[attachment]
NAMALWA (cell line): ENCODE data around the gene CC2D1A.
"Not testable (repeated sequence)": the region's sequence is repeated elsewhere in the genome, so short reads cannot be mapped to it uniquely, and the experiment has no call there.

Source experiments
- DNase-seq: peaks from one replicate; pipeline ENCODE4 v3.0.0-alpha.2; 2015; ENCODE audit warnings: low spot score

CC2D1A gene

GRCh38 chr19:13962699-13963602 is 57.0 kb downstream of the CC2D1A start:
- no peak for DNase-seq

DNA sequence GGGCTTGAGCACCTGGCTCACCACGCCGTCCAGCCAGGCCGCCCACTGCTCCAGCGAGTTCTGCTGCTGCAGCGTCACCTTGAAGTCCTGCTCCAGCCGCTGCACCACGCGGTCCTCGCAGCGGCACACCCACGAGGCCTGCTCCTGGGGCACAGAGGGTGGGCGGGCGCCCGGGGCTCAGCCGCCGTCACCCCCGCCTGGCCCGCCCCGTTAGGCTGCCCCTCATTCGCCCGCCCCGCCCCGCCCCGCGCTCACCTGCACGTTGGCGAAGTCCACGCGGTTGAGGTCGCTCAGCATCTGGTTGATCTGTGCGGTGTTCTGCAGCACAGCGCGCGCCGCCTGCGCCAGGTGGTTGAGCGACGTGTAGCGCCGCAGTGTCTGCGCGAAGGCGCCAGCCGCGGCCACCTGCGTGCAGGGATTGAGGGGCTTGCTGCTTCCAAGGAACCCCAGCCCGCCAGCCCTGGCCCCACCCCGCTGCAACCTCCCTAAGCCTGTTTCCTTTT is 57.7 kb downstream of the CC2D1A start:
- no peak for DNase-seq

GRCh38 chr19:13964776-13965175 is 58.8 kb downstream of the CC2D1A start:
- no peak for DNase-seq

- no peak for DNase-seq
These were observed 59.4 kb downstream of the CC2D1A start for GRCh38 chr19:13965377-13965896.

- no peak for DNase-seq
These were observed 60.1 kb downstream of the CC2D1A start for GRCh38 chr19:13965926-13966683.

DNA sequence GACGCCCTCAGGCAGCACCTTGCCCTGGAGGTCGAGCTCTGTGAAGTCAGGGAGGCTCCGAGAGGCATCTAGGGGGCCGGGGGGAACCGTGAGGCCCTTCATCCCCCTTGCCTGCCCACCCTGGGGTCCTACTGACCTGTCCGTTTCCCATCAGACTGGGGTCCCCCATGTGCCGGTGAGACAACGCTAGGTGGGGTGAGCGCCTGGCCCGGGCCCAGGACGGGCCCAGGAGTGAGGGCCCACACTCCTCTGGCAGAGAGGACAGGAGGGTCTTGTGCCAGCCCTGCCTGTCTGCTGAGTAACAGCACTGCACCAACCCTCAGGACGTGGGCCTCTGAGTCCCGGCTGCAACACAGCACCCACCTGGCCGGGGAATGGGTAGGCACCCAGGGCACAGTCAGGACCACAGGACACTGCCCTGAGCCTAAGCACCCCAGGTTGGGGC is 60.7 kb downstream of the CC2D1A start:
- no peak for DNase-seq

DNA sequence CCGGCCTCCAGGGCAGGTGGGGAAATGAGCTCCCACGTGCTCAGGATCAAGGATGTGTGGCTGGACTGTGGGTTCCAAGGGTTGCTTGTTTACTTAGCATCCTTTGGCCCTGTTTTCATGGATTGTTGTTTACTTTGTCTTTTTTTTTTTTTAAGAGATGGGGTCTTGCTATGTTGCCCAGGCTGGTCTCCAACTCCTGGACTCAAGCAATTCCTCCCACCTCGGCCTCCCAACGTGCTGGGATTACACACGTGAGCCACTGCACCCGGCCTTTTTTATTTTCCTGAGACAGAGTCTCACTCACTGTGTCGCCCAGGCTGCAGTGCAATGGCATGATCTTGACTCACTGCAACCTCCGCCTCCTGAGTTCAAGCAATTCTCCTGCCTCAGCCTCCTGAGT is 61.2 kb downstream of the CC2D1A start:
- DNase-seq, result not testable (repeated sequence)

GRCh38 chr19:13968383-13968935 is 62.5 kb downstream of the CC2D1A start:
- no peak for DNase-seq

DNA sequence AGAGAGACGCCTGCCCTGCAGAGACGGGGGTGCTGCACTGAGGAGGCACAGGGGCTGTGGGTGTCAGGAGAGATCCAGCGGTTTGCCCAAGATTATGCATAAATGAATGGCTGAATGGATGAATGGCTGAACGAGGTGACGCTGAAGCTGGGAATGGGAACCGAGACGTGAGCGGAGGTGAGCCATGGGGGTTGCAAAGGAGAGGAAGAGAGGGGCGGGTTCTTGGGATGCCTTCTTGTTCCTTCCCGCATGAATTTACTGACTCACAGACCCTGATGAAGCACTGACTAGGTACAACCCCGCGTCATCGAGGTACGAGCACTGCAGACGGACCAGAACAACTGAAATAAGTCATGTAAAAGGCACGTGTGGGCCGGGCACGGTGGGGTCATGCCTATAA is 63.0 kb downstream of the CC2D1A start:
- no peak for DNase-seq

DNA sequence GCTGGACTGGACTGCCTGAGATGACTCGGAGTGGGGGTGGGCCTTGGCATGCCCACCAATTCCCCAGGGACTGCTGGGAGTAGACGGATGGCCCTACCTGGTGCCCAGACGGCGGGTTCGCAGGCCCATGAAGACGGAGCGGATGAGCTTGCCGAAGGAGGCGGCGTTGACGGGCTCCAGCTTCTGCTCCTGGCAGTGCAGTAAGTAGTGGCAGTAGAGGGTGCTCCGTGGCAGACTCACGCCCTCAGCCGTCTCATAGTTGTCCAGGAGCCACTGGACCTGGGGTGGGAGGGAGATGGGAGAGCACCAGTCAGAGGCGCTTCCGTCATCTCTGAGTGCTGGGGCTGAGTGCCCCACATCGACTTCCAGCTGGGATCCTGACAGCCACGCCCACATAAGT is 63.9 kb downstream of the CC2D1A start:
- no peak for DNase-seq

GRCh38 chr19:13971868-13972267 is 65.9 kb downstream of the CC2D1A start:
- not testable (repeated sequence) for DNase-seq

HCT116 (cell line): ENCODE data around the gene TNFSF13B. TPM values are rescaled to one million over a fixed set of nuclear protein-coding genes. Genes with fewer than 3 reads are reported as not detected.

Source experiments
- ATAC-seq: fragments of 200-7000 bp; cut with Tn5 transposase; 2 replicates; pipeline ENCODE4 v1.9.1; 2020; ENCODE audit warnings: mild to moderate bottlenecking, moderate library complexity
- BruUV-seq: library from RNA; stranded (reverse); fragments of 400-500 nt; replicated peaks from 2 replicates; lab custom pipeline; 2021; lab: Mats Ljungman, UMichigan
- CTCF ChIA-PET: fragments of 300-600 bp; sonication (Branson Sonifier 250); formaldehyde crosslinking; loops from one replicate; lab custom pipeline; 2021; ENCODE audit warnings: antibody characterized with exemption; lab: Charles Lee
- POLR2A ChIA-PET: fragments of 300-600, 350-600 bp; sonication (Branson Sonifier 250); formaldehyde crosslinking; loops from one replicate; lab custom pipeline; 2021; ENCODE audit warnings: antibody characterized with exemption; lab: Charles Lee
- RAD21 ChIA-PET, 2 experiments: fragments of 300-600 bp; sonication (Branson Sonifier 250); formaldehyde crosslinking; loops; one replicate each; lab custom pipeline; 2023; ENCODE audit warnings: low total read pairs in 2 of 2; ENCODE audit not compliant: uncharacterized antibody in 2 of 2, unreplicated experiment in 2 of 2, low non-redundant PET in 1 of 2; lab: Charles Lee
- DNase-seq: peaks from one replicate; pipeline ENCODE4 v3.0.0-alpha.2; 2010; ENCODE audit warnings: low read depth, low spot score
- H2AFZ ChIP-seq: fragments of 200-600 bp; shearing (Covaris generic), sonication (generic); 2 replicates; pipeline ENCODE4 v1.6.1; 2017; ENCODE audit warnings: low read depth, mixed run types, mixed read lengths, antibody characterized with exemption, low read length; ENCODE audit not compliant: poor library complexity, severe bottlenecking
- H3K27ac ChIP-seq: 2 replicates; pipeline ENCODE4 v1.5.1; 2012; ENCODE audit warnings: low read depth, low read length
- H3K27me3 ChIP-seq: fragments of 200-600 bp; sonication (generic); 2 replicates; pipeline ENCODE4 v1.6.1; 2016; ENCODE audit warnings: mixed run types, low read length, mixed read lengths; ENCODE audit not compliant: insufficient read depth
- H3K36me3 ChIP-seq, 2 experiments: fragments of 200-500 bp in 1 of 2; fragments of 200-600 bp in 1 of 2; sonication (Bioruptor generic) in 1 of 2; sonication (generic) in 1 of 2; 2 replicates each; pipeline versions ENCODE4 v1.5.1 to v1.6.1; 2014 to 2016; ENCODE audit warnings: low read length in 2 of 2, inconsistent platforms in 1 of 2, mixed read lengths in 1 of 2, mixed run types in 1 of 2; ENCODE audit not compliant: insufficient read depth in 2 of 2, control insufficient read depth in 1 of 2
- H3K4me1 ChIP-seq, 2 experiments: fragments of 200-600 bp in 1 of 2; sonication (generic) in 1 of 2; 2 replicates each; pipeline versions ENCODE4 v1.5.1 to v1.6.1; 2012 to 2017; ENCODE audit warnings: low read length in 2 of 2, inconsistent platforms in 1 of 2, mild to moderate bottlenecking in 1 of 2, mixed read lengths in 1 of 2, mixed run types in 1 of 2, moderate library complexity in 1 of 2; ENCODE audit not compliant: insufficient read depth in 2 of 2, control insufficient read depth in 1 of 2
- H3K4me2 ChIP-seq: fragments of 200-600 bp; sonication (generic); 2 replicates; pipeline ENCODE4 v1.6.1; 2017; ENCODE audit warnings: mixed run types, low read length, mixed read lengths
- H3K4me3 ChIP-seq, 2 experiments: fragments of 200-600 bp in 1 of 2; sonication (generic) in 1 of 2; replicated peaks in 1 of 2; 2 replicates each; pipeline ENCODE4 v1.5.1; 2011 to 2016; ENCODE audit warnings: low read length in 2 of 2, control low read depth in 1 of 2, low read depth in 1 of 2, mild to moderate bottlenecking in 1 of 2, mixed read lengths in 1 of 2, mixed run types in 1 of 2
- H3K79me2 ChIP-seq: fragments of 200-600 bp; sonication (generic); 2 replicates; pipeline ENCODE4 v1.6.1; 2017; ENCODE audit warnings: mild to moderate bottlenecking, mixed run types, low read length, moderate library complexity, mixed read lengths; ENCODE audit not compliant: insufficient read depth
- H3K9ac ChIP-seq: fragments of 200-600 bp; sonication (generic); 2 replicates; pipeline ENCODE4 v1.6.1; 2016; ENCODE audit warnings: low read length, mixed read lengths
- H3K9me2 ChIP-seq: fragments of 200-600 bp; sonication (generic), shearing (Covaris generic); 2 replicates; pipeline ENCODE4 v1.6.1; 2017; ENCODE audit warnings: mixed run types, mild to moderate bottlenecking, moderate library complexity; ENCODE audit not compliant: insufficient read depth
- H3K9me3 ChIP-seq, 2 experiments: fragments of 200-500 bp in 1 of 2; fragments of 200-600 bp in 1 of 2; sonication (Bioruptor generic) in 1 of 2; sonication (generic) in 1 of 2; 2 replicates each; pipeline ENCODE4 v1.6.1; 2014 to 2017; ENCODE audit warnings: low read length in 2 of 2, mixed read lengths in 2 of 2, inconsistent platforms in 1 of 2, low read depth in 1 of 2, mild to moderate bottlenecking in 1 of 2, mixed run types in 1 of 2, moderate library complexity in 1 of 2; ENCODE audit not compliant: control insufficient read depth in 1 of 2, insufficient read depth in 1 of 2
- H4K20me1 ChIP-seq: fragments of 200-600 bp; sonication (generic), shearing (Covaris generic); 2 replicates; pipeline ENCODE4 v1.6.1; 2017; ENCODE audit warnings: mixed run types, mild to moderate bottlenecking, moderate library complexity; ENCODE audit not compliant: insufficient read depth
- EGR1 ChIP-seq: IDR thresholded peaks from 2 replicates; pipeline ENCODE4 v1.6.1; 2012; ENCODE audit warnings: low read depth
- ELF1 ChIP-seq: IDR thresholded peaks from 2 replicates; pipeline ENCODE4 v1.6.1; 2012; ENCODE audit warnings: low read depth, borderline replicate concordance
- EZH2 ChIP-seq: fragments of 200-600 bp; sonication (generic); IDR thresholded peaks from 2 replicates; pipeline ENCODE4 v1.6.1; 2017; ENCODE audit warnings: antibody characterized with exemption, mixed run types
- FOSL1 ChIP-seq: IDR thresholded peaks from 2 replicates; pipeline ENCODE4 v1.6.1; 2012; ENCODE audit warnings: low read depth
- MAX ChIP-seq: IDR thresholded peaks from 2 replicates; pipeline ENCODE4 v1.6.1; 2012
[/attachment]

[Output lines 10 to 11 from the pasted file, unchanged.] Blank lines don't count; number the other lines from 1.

GRCh38 chr19:13964776-13965175 is 58.8 kb downstream of the CC2D1A start:
- no peak for DNase-seq